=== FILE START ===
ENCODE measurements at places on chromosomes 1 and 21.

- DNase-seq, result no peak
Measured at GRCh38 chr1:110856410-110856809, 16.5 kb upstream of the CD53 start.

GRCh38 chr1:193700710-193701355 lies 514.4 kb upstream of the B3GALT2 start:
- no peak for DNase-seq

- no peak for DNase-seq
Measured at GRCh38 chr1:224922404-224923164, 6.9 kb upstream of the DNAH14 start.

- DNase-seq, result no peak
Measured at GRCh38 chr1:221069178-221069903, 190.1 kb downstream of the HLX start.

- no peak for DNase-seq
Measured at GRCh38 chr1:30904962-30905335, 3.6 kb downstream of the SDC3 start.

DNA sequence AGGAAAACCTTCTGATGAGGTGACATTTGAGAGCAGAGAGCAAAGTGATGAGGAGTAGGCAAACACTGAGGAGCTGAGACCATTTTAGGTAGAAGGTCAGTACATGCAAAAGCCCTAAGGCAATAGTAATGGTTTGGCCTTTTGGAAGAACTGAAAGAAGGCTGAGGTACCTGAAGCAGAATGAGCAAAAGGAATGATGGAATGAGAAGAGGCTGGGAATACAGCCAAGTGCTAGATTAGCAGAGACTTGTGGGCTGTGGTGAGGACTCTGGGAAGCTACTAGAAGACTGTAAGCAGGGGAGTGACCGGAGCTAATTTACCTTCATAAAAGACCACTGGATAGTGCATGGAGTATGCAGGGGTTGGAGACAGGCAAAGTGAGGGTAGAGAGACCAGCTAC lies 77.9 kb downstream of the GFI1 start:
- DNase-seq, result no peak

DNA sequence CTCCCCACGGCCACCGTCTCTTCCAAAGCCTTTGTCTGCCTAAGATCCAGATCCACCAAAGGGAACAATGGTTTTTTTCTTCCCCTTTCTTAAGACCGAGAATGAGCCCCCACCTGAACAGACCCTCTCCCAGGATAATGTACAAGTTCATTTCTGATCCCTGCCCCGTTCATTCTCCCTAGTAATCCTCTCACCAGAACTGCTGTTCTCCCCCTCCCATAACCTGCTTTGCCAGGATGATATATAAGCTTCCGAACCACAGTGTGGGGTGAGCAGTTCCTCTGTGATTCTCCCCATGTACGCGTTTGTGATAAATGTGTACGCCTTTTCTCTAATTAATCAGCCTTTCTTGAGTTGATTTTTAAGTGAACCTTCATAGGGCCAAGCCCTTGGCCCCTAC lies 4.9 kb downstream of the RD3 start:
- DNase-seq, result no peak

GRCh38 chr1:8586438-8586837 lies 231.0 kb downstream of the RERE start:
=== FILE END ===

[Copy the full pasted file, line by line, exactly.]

ENCODE measurements at places on chromosomes 1 and 21.

- DNase-seq, result no peak
Measured at GRCh38 chr1:110856410-110856809, 16.5 kb upstream of the CD53 start.

GRCh38 chr1:193700710-193701355 lies 514.4 kb upstream of the B3GALT2 start:
- no peak for DNase-seq

- no peak for DNase-seq
Measured at GRCh38 chr1:224922404-224923164, 6.9 kb upstream of the DNAH14 start.

- DNase-seq, result no peak
Measured at GRCh38 chr1:221069178-221069903, 190.1 kb downstream of the HLX start.

- no peak for DNase-seq
Measured at GRCh38 chr1:30904962-30905335, 3.6 kb downstream of the SDC3 start.

DNA sequence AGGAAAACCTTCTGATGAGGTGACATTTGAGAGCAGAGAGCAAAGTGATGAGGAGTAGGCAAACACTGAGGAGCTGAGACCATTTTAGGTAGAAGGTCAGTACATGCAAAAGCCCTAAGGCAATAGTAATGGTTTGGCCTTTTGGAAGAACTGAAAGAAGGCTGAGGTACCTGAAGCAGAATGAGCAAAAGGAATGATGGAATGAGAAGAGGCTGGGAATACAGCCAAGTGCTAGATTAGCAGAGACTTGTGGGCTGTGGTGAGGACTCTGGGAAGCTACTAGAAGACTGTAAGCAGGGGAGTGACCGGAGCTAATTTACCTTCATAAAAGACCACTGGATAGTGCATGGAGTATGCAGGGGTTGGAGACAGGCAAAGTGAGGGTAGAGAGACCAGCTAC lies 77.9 kb downstream of the GFI1 start:
- DNase-seq, result no peak

DNA sequence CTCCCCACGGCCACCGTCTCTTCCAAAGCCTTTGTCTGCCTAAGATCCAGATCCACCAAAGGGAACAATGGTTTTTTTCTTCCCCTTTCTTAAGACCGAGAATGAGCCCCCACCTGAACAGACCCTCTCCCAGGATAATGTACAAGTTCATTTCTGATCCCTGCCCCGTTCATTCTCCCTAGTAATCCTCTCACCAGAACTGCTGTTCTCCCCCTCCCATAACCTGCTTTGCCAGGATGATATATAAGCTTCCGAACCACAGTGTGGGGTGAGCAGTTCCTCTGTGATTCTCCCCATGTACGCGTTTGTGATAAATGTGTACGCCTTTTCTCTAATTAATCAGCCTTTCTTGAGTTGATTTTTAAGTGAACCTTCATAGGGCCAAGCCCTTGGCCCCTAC lies 4.9 kb downstream of the RD3 start:
- DNase-seq, result no peak

GRCh38 chr1:8586438-8586837 lies 231.0 kb downstream of the RERE start: